Here biblical eschatology comes fully into play. Jesus, through his death and resurrection, has brought about a new way of being human that fulfills God’s purpose of being royal priests in his creation—righteously ruling over God’s world and reflecting back to him the praise of his glory. Our future destiny is now realized in Christ, and the call of Christian virtue is to “put off” what belongs to our old earthly nature and to “put on” what is now ours in Christ and thus enter into this divine purpose. “What counts is the formation, in the present time, of a character that properly anticipates the promised future state” (p. 141).
Kierkegaard once wrote that life must be understood backwards, but it must be lived forwards. Jesus Christ, Wright contends, allows us the luxury of doing just that. He has shown us our end, our telos, and we can now live forwards in the light of it.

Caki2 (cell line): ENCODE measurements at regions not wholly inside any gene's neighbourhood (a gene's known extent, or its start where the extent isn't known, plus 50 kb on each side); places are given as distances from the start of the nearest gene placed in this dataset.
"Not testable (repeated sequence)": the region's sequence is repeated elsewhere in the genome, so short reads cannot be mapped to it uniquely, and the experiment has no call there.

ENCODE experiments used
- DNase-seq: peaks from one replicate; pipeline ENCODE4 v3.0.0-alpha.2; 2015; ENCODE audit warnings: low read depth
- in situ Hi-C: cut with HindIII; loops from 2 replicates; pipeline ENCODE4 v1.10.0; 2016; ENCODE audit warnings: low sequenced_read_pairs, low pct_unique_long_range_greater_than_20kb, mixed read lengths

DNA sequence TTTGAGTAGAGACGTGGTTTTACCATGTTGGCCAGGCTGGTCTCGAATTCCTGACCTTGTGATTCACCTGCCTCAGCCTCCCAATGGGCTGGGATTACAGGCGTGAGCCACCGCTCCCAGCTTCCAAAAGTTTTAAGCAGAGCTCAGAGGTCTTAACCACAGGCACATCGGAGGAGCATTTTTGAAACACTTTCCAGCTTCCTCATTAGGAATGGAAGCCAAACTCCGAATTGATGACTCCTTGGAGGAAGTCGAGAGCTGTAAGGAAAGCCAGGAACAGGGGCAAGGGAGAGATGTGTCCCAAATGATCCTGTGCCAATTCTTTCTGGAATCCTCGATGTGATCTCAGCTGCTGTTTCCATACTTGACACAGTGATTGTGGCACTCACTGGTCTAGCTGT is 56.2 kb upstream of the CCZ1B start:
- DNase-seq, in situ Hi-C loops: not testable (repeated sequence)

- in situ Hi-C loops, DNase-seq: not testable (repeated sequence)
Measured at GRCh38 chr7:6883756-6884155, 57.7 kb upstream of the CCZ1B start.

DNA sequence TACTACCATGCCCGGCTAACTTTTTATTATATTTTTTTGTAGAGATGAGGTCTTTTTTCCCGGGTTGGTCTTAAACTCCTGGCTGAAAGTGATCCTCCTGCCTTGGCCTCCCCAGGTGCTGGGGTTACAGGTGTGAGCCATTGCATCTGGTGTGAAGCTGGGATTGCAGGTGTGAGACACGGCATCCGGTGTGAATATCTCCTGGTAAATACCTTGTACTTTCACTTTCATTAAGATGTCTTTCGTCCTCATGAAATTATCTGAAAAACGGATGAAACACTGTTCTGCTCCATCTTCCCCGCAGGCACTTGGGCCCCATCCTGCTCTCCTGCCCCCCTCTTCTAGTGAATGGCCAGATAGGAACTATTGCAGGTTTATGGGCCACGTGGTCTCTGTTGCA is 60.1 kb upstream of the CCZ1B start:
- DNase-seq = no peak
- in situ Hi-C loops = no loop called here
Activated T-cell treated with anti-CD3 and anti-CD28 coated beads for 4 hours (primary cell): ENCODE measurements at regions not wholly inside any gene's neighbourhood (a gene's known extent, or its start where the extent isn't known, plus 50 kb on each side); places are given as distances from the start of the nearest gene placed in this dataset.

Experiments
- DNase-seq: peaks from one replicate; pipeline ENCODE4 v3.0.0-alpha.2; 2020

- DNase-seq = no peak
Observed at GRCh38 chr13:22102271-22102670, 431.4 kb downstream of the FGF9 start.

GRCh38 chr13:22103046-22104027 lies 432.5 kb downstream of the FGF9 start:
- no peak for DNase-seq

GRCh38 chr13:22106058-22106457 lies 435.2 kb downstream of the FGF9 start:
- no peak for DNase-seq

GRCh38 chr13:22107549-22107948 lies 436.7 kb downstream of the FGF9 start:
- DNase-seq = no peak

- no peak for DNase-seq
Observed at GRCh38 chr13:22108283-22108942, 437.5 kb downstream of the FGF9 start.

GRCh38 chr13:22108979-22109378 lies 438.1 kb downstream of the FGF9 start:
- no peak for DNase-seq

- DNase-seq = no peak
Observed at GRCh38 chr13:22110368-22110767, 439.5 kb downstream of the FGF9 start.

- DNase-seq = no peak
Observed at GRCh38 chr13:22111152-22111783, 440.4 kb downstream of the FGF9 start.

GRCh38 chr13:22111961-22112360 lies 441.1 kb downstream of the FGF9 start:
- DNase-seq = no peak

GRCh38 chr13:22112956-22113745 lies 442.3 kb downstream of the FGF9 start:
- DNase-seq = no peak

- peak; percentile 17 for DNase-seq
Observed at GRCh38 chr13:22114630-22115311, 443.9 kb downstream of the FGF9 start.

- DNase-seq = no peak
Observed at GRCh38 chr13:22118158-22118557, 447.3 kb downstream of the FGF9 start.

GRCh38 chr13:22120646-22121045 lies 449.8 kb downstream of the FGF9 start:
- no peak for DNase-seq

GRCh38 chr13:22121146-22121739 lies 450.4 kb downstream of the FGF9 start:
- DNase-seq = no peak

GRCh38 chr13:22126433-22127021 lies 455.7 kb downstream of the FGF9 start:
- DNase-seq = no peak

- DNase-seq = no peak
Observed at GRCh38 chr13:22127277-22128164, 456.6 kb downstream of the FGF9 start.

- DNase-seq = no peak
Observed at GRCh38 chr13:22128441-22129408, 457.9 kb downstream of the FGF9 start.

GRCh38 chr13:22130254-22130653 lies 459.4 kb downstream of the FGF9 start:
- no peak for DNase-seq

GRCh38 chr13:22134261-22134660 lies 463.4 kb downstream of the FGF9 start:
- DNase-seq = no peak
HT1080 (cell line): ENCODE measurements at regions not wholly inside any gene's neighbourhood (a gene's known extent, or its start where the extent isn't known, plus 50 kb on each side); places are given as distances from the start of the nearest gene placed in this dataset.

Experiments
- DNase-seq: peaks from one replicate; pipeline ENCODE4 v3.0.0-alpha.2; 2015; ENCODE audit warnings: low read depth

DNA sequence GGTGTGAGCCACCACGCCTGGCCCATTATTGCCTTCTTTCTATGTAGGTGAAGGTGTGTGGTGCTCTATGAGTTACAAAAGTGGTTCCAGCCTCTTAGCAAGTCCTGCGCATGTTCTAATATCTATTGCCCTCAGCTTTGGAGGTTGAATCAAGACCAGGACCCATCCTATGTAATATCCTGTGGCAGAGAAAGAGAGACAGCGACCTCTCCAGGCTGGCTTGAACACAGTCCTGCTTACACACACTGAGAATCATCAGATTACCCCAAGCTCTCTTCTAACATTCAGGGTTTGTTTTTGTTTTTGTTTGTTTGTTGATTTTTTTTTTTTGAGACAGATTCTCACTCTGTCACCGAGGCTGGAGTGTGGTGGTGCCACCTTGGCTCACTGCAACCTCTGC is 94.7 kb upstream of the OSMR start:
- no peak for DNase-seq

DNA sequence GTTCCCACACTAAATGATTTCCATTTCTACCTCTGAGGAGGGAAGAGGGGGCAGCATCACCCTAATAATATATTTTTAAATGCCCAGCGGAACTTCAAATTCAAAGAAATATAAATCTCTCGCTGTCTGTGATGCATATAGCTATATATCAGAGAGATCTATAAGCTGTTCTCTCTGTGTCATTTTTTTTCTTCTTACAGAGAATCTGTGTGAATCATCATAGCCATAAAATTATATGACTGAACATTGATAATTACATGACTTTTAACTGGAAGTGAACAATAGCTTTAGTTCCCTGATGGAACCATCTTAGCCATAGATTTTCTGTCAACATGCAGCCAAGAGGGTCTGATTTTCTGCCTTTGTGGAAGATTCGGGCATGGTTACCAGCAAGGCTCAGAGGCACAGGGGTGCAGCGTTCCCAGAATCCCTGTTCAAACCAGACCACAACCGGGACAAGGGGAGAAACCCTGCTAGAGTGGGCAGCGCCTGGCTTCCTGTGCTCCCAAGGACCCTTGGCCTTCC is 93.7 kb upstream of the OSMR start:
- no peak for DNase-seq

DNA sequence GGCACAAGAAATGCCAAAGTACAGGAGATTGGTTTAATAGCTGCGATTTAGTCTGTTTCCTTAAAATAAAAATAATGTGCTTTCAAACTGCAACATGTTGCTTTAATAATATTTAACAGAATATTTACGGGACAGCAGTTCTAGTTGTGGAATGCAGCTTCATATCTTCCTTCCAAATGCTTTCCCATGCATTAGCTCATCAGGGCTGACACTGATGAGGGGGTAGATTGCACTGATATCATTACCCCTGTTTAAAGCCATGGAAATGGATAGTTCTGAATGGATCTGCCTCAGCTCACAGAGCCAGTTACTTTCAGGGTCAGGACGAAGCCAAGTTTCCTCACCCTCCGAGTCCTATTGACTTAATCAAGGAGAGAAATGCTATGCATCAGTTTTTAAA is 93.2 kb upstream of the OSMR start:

This is not a book for new Christians (don’t be misled by the American title), nor is it a “how to” book on Christian living (though his final chapter on “practices” is very helpful, especially his strong words on the primacy of Scripture in spiritual formation). The book’s content is frequently insightful (see, e.g., his reflections on “conscience” [pp. 159ff.]); its prose is sometimes uplifting (love “is a language to be learned, a musical instrument to be practiced, a mountain to be climbed via some steep and tricky cliff paths but with the most amazing view from the top” [p. 183]); but its style is often rambling and the train of thought is sometimes difficult to follow. Wright’s illustrations, however, keep the reader’s interest and help to make the abstract ideas concrete. Apart from a few minor quibbles, I recommend the book as a stimulating look at the nature of the Christian life—what ought to happen between initial faith and final glory.
Bill Kynes is the pastor of Cornerstone Evangelical Free Church in suburban Washington, D.C., where he has served since 1986.
Other Articles in this Issue
In the prolegomena to his “approach to biblical theology,” Charles H...